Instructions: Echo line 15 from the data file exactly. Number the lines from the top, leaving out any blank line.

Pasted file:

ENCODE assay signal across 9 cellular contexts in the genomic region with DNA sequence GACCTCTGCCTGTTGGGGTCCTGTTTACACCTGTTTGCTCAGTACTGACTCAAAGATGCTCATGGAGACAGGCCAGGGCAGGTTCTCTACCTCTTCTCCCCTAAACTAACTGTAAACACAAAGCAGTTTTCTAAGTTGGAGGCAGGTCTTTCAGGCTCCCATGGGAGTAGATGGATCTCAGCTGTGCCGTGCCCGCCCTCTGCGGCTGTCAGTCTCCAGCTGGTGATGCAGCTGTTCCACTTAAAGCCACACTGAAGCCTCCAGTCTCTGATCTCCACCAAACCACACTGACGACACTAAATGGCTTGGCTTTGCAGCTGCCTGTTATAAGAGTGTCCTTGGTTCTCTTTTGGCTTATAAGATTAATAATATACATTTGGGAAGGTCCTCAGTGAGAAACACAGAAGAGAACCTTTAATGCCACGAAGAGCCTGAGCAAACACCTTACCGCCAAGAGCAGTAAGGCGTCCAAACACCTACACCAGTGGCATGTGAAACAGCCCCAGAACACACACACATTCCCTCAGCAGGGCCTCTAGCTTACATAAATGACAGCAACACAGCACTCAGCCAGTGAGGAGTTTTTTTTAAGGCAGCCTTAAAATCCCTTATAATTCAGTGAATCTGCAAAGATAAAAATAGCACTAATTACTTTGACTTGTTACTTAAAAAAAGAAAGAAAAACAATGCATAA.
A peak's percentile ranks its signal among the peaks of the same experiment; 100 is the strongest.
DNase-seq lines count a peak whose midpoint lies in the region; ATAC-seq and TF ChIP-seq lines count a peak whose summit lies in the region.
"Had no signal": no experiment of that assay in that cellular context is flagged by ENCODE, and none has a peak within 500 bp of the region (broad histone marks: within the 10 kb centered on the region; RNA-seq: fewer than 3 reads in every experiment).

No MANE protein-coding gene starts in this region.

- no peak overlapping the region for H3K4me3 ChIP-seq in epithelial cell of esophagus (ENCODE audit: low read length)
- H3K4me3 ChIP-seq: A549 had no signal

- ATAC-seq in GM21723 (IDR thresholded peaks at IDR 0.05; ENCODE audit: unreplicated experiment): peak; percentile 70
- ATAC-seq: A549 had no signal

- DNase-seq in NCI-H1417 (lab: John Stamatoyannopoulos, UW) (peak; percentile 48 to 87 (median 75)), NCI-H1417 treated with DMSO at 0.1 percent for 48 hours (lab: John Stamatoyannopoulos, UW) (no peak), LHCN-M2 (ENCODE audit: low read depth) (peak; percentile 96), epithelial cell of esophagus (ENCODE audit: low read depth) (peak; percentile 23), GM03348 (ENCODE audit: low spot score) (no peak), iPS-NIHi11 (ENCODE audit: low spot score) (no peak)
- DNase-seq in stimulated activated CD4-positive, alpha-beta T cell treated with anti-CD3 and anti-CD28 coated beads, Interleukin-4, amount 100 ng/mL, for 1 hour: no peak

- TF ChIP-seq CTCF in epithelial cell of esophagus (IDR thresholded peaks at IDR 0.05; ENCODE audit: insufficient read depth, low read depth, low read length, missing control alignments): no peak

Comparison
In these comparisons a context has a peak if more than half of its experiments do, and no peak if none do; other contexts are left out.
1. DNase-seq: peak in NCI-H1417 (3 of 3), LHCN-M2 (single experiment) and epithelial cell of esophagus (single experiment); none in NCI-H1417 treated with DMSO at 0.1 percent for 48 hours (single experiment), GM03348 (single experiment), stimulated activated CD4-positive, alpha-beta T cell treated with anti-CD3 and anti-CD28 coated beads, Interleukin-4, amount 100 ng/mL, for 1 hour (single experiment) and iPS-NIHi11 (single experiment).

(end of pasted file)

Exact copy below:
1. DNase-seq: peak in NCI-H1417 (3 of 3), LHCN-M2 (single experiment) and epithelial cell of esophagus (single experiment); none in NCI-H1417 treated with DMSO at 0.1 percent for 48 hours (single experiment), GM03348 (single experiment), stimulated activated CD4-positive, alpha-beta T cell treated with anti-CD3 and anti-CD28 coated beads, Interleukin-4, amount 100 ng/mL, for 1 hour (single experiment) and iPS-NIHi11 (single experiment).